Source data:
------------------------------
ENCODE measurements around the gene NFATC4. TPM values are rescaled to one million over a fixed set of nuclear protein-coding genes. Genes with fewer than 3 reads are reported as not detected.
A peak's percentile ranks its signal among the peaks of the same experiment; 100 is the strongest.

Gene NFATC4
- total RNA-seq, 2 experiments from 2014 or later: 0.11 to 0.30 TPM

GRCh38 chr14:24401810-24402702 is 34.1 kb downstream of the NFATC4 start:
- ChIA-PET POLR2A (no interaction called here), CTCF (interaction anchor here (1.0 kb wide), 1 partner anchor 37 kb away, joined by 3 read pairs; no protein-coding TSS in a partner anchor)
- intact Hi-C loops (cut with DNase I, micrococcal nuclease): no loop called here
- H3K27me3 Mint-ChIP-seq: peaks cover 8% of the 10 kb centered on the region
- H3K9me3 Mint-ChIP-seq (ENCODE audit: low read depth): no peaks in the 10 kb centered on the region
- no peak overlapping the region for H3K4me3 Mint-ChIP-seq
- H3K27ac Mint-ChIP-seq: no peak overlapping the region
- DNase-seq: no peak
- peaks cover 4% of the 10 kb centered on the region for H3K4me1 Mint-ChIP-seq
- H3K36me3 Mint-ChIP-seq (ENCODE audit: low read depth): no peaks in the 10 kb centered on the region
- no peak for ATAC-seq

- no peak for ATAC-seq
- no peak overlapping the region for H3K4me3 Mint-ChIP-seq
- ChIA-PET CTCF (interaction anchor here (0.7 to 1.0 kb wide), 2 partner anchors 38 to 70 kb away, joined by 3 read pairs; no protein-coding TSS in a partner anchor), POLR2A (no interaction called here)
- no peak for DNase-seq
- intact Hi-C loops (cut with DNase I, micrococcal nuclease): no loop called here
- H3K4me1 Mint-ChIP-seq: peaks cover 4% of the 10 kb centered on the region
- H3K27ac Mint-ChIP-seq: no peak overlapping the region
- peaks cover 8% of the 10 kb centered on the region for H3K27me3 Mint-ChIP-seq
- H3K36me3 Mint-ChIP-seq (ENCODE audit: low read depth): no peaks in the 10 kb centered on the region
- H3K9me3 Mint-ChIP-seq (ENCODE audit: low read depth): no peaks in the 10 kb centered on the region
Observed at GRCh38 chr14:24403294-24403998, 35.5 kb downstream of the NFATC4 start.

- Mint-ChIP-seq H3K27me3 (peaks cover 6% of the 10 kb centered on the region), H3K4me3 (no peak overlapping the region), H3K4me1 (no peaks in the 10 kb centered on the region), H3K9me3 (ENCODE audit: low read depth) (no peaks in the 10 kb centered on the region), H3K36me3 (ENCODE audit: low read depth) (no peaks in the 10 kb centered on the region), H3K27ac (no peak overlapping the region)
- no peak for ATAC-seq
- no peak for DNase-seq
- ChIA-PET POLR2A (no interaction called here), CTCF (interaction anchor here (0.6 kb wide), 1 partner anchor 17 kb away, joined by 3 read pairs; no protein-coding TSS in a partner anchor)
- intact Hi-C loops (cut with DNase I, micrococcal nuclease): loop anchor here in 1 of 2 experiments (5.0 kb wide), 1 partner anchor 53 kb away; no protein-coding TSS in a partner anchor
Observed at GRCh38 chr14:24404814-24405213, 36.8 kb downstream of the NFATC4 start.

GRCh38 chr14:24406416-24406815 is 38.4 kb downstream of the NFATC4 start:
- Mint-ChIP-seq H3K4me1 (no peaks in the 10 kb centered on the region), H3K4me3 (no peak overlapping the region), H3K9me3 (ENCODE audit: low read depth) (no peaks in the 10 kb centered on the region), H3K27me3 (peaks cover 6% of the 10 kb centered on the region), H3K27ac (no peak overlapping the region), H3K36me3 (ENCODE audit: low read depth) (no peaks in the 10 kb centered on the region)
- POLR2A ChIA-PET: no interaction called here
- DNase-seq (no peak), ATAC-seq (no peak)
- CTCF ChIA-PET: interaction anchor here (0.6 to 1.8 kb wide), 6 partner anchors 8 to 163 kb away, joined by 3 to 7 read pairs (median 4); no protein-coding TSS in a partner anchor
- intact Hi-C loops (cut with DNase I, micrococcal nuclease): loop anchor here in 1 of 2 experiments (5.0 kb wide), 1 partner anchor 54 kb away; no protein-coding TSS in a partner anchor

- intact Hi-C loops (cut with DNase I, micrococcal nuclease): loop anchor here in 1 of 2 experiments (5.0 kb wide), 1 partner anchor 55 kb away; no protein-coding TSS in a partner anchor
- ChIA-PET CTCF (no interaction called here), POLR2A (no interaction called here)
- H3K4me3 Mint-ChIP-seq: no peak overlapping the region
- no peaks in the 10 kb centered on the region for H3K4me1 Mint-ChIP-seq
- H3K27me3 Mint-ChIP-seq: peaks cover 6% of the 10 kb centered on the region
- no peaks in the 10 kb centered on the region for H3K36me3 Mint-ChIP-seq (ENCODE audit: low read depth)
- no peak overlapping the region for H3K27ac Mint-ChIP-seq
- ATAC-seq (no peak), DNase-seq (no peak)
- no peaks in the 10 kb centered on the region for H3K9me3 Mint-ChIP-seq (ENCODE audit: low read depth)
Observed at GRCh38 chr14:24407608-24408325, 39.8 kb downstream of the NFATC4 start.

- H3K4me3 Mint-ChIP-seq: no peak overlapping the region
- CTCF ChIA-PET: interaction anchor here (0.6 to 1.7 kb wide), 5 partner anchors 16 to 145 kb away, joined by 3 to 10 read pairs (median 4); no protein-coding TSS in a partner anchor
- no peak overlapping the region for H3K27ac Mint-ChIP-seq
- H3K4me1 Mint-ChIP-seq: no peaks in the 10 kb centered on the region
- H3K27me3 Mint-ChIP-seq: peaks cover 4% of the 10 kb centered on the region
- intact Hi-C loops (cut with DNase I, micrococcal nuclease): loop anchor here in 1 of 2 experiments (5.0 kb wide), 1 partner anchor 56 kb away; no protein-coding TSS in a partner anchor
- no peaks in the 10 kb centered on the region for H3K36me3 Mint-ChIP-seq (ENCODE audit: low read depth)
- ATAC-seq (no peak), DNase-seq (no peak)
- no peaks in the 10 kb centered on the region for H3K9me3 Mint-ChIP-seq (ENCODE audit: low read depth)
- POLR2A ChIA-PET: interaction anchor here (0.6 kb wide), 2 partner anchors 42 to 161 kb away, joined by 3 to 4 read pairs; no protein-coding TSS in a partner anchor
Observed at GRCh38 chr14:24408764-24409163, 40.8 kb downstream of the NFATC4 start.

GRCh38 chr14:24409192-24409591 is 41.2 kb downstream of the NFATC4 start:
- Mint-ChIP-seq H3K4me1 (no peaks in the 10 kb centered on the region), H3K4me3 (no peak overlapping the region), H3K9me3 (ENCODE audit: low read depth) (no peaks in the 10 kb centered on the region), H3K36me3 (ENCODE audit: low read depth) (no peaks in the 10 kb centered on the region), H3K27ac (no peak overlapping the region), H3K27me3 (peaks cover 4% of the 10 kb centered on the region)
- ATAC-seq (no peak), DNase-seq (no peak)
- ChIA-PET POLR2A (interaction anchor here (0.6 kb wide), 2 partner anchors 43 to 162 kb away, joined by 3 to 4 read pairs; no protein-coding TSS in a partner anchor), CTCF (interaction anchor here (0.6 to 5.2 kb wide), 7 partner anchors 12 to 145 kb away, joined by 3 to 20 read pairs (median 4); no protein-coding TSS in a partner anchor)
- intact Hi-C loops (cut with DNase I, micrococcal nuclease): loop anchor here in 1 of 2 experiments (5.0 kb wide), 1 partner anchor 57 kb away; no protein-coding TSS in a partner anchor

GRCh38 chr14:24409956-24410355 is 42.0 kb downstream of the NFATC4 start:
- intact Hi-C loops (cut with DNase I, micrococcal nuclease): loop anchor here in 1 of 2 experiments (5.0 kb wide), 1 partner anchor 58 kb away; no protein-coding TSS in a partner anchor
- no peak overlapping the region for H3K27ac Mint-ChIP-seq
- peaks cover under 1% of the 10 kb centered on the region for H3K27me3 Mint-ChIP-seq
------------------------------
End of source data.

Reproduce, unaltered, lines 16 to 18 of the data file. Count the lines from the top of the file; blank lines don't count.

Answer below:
- no peak for ATAC-seq
- no peak overlapping the region for H3K4me3 Mint-ChIP-seq
- ChIA-PET CTCF (interaction anchor here (0.7 to 1.0 kb wide), 2 partner anchors 38 to 70 kb away, joined by 3 read pairs; no protein-coding TSS in a partner anchor), POLR2A (no interaction called here)